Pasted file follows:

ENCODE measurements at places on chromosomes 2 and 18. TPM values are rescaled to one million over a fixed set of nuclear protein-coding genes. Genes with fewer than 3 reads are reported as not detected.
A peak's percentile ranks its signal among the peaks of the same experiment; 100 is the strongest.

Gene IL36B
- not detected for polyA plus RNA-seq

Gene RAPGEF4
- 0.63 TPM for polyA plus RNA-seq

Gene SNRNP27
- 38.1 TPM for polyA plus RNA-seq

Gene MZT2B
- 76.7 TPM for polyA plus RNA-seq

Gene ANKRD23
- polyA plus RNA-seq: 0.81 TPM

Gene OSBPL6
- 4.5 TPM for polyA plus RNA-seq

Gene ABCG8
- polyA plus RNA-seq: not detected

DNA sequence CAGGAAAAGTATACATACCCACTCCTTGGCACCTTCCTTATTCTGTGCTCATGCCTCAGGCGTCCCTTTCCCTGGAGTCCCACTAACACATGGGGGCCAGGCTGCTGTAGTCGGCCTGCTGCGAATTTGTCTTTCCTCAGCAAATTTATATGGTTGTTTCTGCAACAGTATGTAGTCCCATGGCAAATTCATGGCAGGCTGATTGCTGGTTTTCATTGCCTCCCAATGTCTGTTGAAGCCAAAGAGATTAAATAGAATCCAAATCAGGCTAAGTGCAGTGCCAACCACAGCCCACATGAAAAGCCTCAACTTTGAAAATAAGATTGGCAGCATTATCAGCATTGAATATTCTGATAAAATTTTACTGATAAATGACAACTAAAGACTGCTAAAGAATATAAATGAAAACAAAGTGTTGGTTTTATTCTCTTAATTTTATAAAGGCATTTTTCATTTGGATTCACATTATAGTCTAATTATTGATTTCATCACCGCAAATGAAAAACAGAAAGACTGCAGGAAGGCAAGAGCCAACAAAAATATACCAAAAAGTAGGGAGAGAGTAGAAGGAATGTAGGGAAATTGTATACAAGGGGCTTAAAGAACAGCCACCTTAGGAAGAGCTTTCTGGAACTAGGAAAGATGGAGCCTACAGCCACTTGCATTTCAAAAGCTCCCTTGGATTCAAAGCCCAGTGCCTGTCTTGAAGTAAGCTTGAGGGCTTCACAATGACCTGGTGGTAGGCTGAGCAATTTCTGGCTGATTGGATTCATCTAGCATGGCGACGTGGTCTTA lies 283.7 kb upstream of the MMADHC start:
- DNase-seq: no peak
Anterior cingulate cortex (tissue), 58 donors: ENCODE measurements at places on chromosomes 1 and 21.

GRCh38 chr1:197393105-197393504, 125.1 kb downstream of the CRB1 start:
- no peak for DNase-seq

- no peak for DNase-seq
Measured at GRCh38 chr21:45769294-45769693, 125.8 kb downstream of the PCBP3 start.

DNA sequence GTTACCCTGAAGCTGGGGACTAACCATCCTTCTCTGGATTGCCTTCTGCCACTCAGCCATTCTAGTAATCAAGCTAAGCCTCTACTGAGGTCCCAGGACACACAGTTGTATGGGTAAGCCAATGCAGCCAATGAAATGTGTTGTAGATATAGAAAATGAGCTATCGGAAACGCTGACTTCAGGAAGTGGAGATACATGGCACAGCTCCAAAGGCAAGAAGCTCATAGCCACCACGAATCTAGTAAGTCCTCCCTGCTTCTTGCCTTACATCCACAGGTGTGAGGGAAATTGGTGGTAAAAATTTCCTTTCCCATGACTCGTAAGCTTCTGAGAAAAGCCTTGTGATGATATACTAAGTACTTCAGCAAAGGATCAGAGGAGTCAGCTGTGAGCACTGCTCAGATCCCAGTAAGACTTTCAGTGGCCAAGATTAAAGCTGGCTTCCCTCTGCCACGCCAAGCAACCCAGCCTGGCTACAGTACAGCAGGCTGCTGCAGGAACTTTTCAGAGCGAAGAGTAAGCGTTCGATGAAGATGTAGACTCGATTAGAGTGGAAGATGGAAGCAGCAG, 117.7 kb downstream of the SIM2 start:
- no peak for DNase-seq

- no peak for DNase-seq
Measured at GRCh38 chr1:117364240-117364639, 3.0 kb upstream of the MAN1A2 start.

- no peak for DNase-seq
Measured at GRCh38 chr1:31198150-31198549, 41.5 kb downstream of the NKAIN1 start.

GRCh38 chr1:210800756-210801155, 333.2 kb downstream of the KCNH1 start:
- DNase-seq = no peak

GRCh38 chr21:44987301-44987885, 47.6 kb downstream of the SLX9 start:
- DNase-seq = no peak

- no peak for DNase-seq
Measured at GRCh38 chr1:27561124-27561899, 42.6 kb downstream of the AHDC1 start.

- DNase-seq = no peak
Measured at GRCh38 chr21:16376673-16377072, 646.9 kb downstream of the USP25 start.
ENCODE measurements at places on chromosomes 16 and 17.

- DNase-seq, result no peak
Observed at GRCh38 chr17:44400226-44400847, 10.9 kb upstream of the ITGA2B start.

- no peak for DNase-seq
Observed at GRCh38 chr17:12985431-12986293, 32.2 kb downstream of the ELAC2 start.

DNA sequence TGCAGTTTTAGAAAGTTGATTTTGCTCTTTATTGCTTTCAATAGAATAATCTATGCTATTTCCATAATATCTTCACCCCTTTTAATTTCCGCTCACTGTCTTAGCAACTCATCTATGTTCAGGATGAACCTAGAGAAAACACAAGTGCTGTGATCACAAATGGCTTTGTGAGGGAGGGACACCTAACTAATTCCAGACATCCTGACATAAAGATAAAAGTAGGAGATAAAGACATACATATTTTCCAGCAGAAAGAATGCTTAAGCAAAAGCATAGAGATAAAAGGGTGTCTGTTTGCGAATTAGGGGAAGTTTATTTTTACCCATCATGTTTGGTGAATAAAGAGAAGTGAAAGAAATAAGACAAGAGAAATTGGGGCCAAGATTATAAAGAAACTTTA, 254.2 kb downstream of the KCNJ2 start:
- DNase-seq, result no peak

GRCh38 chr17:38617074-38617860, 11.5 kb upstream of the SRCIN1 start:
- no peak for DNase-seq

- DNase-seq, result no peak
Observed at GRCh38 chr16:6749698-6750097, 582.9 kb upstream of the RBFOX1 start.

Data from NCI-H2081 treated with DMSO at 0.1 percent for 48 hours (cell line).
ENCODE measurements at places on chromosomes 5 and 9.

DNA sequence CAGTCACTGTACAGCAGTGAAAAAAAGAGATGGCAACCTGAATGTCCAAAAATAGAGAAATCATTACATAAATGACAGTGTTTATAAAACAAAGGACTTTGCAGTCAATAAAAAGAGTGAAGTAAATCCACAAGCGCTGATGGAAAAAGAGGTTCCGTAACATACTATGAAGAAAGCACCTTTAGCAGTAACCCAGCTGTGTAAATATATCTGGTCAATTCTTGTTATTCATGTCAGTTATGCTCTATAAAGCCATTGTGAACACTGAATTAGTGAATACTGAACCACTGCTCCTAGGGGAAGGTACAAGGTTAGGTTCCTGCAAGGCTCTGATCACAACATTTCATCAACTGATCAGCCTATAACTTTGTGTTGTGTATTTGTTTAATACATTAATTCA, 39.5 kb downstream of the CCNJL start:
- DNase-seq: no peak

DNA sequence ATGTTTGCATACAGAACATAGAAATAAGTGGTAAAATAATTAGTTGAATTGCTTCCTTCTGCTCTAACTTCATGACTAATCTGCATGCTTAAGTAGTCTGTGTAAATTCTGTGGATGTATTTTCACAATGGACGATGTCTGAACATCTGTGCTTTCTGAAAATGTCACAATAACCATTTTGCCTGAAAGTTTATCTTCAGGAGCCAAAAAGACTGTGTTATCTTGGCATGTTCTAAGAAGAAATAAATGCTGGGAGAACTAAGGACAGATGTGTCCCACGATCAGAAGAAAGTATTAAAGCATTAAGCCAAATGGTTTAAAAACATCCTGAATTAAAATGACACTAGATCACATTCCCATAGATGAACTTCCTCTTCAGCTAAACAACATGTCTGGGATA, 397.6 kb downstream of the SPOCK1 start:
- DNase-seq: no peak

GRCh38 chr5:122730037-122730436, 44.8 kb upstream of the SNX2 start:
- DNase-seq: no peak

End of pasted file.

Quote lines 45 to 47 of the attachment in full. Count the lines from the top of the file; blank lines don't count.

GRCh38 chr17:38617074-38617860, 11.5 kb upstream of the SRCIN1 start:
- no peak for DNase-seq

- DNase-seq, result no peak